One rainy day in the city, an eager little boy exclaims, “Rain!” Across town a grumpy man grumbles, “Rain.” In this endearing picture book, a rainy-day cityscape comes to life in vibrant, cut-paper-style artwork. The boy in his green frog hat splashes in puddles—“Hoppy, hoppy, hoppy!”—while the old man curses the “dang puddles.” Can the boy’s natural exuberance (and perhaps a cookie) cheer up the grouchy gentleman and turn the day around?
“Altogether delightful.” —Kirkus, starred review
“Good and bad moods alike can be contagious, as this rainy-day story handily demonstrates.” —Publishers Weekly
“This will be ideal to share in late winter when everyone is suffering from the winter blues and needs a reminder to make the most of the gloom and gray.” —School Library Journal
Exclusive Behind-the-Scenes Sketches
Illustrator Christian Robinson walks us through early sketches for his characters and how he created the final piece of art.
Character exploration mom: I like to start out by developing the characters in the story.
Character exploration Boy: In the beginning I’m more interested in getting a feel for who these characters are. What are their lives like outside of the story?
Character exploration Old Man: It’s fun to find way to tell a story visually, color is one of my favorite tools. Originally I thought the Old Man should be absent of color to really emphasize the lack of joy in his world. But didn’t want him to be misinterpreted as a ghost, so went with a pale flesh tone in the end.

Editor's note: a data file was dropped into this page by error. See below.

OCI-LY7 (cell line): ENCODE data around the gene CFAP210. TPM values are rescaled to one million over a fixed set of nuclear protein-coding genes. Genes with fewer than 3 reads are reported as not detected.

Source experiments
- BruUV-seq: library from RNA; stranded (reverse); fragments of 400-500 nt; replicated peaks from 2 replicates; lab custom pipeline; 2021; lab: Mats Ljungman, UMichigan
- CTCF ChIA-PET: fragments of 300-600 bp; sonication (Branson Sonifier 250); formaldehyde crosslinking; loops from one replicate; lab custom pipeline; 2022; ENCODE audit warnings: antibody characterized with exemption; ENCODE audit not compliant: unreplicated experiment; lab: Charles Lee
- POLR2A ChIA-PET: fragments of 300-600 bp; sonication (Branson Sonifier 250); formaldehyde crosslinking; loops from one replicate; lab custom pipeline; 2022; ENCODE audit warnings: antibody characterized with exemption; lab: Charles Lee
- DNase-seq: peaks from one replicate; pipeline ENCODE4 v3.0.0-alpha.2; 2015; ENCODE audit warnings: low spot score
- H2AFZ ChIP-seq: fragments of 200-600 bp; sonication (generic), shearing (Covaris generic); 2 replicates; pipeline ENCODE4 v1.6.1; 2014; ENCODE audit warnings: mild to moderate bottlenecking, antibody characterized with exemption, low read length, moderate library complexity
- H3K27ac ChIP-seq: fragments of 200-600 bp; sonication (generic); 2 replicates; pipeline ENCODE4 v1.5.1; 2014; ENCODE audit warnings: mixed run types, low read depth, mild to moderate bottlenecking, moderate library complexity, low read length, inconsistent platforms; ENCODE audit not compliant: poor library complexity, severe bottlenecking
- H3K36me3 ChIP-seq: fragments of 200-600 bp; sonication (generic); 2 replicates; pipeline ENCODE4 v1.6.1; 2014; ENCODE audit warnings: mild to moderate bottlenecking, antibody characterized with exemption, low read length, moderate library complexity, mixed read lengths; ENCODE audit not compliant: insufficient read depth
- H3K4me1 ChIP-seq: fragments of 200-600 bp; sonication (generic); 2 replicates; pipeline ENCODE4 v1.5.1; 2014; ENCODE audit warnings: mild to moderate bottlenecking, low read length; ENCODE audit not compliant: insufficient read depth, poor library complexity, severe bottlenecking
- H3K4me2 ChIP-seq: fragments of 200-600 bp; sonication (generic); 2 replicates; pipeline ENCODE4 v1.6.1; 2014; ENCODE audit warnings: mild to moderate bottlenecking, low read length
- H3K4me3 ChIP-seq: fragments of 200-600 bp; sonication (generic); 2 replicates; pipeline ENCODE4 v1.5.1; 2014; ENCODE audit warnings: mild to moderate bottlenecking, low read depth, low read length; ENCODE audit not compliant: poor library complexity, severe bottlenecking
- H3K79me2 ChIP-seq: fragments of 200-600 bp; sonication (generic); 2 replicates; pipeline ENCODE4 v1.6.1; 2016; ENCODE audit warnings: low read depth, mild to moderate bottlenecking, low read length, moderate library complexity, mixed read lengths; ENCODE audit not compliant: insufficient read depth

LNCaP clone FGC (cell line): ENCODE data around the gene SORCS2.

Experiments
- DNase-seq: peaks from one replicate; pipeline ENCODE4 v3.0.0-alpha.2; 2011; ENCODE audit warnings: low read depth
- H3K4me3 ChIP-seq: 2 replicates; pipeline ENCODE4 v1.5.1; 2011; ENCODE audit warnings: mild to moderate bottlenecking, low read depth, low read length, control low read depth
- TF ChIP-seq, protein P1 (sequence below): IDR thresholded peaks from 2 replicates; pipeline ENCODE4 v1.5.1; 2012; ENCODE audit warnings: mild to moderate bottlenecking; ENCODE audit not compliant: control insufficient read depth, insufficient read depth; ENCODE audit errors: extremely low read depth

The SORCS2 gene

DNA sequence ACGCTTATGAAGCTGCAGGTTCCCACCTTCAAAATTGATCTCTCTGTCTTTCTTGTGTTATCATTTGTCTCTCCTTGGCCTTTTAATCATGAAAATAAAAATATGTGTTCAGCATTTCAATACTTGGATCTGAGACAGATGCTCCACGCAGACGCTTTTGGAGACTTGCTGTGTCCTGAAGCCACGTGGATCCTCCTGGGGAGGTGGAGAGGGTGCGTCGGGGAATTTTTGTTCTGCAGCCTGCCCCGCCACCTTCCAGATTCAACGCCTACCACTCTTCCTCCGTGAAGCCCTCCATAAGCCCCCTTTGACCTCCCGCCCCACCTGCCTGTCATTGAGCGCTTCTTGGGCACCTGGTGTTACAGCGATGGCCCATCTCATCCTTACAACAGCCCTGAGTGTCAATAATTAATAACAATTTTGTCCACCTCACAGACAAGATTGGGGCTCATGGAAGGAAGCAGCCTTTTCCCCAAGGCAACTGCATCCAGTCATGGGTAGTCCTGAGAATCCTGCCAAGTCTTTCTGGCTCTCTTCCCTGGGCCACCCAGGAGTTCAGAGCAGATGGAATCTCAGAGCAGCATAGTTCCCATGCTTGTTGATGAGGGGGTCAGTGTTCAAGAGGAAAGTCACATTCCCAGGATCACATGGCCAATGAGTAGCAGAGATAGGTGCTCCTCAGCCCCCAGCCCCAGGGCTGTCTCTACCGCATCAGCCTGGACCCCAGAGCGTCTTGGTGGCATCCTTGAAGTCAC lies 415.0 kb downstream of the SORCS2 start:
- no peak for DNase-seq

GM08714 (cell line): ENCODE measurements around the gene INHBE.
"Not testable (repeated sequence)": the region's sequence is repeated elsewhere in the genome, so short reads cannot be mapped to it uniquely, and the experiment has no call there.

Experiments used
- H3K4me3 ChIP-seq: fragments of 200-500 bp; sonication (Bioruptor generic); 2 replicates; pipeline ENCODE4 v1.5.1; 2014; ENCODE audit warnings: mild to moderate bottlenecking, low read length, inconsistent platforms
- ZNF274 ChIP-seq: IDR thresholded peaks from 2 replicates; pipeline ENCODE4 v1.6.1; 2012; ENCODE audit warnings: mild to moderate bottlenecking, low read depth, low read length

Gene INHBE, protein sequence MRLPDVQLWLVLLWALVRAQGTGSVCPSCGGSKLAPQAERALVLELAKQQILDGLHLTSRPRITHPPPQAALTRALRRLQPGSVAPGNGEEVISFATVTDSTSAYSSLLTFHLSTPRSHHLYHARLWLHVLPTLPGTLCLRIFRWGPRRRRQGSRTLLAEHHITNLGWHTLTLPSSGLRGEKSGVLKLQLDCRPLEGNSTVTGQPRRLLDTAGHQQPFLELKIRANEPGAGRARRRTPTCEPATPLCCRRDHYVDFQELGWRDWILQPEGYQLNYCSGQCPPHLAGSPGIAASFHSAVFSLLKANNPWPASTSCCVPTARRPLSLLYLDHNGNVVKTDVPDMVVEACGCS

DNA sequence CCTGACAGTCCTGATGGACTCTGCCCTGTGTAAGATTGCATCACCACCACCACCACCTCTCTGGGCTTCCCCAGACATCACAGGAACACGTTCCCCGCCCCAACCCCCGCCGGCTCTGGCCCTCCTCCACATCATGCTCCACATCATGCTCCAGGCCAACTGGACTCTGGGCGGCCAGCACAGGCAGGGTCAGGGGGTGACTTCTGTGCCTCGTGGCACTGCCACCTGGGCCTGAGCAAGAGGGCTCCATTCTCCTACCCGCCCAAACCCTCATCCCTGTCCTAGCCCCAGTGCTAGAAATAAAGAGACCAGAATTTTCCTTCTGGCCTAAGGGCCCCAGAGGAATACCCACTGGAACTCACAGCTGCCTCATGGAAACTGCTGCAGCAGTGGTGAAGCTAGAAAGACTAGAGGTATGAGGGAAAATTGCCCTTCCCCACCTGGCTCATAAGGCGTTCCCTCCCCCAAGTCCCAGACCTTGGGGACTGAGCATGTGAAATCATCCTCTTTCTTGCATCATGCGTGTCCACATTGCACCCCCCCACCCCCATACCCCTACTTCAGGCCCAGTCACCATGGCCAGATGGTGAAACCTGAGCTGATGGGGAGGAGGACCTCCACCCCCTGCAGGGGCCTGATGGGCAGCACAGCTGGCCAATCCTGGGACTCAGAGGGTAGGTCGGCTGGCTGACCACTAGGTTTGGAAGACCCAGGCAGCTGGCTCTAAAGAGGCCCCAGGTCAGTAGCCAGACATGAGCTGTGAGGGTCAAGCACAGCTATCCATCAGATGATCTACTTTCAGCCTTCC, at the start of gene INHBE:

Cover art development: Probably one of my favorite parts of illustrating books is cover design. composing images and words together with the goal of sharing a peak into the story can be a fun challenge.
First really rough sketches when starting out. Just looking to get sense of setting and composition.
Post-it Sketch: When it’s time to share my ideas with the art director and editor, I like to use post-it notes. The limited size helps me focus on the basics of how to tell the story as clear as possible, also I like being able to easily switch out sketches that aren’t working.
Digital Color Exploration: Once the rough layout is approved I turn my attention to color and design. Working digitally at this stage really allows me to explore shape a color with out losing too much time.
Final Art—then I return to my drafting table and start painting and cutting out paper using an x-acto blade. The rain is painted separately then scanned into the computer and added on a separate layer.
Find out more about Rain! by Linda Ashman and Christian Robinson at the link below.